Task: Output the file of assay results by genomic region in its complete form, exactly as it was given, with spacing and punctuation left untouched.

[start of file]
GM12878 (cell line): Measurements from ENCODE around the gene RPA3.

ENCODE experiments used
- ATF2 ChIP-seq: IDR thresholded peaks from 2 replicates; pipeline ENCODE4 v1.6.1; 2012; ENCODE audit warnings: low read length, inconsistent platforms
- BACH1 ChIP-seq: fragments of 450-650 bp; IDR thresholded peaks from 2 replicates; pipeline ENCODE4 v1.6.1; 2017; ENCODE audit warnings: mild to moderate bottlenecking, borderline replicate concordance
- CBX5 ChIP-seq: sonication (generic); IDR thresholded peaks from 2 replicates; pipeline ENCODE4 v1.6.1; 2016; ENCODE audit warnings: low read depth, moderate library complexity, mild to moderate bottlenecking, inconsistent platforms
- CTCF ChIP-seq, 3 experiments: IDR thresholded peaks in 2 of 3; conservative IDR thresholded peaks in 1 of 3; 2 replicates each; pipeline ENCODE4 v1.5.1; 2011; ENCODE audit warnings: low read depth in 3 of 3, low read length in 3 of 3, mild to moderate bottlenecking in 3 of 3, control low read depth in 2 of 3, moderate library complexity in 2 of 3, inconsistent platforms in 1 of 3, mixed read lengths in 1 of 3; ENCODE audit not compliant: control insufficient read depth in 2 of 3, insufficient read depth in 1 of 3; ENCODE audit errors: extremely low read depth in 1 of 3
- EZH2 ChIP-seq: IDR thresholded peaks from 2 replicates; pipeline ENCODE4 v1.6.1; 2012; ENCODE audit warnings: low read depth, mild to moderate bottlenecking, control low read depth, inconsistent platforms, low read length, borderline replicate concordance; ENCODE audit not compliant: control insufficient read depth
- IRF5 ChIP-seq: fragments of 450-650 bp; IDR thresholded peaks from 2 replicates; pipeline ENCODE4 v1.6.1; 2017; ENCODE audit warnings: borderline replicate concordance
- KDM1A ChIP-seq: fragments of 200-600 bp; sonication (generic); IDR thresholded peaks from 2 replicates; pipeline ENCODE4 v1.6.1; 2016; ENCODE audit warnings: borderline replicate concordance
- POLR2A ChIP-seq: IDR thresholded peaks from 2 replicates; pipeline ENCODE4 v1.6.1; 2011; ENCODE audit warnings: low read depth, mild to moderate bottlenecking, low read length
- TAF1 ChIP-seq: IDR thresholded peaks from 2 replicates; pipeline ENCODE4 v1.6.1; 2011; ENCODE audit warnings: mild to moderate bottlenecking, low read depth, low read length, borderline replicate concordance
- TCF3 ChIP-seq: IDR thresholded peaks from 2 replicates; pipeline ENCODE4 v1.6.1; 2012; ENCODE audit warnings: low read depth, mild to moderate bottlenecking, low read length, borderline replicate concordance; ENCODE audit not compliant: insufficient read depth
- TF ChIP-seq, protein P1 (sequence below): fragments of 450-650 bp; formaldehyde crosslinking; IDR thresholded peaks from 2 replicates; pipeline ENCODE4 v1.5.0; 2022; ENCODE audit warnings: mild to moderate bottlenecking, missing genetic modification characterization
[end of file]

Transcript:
GM12878 (cell line): Measurements from ENCODE around the gene RPA3.

ENCODE experiments used
- ATF2 ChIP-seq: IDR thresholded peaks from 2 replicates; pipeline ENCODE4 v1.6.1; 2012; ENCODE audit warnings: low read length, inconsistent platforms
- BACH1 ChIP-seq: fragments of 450-650 bp; IDR thresholded peaks from 2 replicates; pipeline ENCODE4 v1.6.1; 2017; ENCODE audit warnings: mild to moderate bottlenecking, borderline replicate concordance
- CBX5 ChIP-seq: sonication (generic); IDR thresholded peaks from 2 replicates; pipeline ENCODE4 v1.6.1; 2016; ENCODE audit warnings: low read depth, moderate library complexity, mild to moderate bottlenecking, inconsistent platforms
- CTCF ChIP-seq, 3 experiments: IDR thresholded peaks in 2 of 3; conservative IDR thresholded peaks in 1 of 3; 2 replicates each; pipeline ENCODE4 v1.5.1; 2011; ENCODE audit warnings: low read depth in 3 of 3, low read length in 3 of 3, mild to moderate bottlenecking in 3 of 3, control low read depth in 2 of 3, moderate library complexity in 2 of 3, inconsistent platforms in 1 of 3, mixed read lengths in 1 of 3; ENCODE audit not compliant: control insufficient read depth in 2 of 3, insufficient read depth in 1 of 3; ENCODE audit errors: extremely low read depth in 1 of 3
- EZH2 ChIP-seq: IDR thresholded peaks from 2 replicates; pipeline ENCODE4 v1.6.1; 2012; ENCODE audit warnings: low read depth, mild to moderate bottlenecking, control low read depth, inconsistent platforms, low read length, borderline replicate concordance; ENCODE audit not compliant: control insufficient read depth
- IRF5 ChIP-seq: fragments of 450-650 bp; IDR thresholded peaks from 2 replicates; pipeline ENCODE4 v1.6.1; 2017; ENCODE audit warnings: borderline replicate concordance
- KDM1A ChIP-seq: fragments of 200-600 bp; sonication (generic); IDR thresholded peaks from 2 replicates; pipeline ENCODE4 v1.6.1; 2016; ENCODE audit warnings: borderline replicate concordance
- POLR2A ChIP-seq: IDR thresholded peaks from 2 replicates; pipeline ENCODE4 v1.6.1; 2011; ENCODE audit warnings: low read depth, mild to moderate bottlenecking, low read length
- TAF1 ChIP-seq: IDR thresholded peaks from 2 replicates; pipeline ENCODE4 v1.6.1; 2011; ENCODE audit warnings: mild to moderate bottlenecking, low read depth, low read length, borderline replicate concordance
- TCF3 ChIP-seq: IDR thresholded peaks from 2 replicates; pipeline ENCODE4 v1.6.1; 2012; ENCODE audit warnings: low read depth, mild to moderate bottlenecking, low read length, borderline replicate concordance; ENCODE audit not compliant: insufficient read depth
- TF ChIP-seq, protein P1 (sequence below): fragments of 450-650 bp; formaldehyde crosslinking; IDR thresholded peaks from 2 replicates; pipeline ENCODE4 v1.5.0; 2022; ENCODE audit warnings: mild to moderate bottlenecking, missing genetic modification characterization